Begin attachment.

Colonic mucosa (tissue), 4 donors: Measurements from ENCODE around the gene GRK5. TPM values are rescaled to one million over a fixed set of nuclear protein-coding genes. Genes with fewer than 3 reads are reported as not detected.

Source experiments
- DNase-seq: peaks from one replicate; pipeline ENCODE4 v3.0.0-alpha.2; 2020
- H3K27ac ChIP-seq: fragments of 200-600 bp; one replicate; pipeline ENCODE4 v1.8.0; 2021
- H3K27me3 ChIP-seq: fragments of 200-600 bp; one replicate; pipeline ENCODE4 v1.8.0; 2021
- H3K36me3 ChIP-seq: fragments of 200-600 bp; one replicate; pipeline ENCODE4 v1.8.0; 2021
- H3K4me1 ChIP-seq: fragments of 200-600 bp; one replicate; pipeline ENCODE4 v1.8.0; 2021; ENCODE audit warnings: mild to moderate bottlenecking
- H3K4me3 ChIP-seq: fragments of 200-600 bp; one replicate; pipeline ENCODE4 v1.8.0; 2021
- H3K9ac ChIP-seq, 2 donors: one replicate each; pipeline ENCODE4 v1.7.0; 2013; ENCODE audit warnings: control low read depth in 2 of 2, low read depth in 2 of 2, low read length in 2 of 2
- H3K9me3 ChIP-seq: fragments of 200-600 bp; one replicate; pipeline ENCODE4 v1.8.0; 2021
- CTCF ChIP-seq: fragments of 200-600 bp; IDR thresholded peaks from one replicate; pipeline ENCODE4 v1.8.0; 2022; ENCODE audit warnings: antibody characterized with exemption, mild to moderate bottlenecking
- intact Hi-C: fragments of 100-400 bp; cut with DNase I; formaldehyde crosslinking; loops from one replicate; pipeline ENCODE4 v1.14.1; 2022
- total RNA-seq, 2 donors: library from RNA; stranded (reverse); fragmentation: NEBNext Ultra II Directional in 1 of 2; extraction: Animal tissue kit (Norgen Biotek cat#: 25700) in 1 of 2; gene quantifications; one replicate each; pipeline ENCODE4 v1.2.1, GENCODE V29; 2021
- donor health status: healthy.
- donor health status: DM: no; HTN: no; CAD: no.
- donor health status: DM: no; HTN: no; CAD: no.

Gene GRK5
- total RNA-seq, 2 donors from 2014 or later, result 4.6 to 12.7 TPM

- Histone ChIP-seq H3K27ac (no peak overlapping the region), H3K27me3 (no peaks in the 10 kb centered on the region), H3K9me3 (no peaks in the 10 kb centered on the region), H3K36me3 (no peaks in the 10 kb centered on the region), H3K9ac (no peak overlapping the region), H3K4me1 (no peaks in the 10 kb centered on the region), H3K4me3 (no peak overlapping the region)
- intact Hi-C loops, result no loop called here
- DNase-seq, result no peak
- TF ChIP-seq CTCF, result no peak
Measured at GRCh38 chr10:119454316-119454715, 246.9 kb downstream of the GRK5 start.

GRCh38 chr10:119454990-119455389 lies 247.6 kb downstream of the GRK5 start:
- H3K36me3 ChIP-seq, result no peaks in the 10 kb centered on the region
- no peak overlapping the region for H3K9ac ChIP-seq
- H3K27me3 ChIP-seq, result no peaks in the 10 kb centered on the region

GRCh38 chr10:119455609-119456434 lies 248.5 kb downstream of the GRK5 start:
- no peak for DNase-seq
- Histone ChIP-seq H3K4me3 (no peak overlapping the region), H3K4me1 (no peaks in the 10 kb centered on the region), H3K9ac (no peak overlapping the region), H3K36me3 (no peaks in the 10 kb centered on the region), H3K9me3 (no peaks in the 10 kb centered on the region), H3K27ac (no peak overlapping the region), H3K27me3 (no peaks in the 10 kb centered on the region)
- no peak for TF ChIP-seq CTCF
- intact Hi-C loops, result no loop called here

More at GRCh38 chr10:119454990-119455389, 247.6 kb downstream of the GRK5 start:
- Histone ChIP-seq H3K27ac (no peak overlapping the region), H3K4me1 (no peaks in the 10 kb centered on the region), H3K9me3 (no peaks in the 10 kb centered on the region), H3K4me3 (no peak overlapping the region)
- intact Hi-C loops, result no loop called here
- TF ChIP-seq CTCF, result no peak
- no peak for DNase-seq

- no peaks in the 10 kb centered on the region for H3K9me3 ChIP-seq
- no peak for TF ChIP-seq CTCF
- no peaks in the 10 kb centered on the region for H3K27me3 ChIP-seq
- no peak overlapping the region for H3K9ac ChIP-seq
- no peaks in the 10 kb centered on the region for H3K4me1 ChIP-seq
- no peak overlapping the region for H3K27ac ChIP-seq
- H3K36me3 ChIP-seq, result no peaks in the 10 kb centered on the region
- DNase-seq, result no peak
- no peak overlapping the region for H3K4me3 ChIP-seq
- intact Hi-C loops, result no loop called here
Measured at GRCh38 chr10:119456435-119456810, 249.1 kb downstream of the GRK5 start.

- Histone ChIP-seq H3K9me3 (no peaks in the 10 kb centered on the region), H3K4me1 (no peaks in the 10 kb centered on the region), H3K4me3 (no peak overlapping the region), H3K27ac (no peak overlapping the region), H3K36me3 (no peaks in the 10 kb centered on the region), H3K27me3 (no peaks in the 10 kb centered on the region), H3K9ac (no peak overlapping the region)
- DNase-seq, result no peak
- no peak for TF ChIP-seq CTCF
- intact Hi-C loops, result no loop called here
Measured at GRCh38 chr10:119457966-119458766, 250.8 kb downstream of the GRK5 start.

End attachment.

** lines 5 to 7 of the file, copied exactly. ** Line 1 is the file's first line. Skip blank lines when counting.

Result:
- H3K27me3 ChIP-seq: fragments of 200-600 bp; one replicate; pipeline ENCODE4 v1.8.0; 2021
- H3K36me3 ChIP-seq: fragments of 200-600 bp; one replicate; pipeline ENCODE4 v1.8.0; 2021
- H3K4me1 ChIP-seq: fragments of 200-600 bp; one replicate; pipeline ENCODE4 v1.8.0; 2021; ENCODE audit warnings: mild to moderate bottlenecking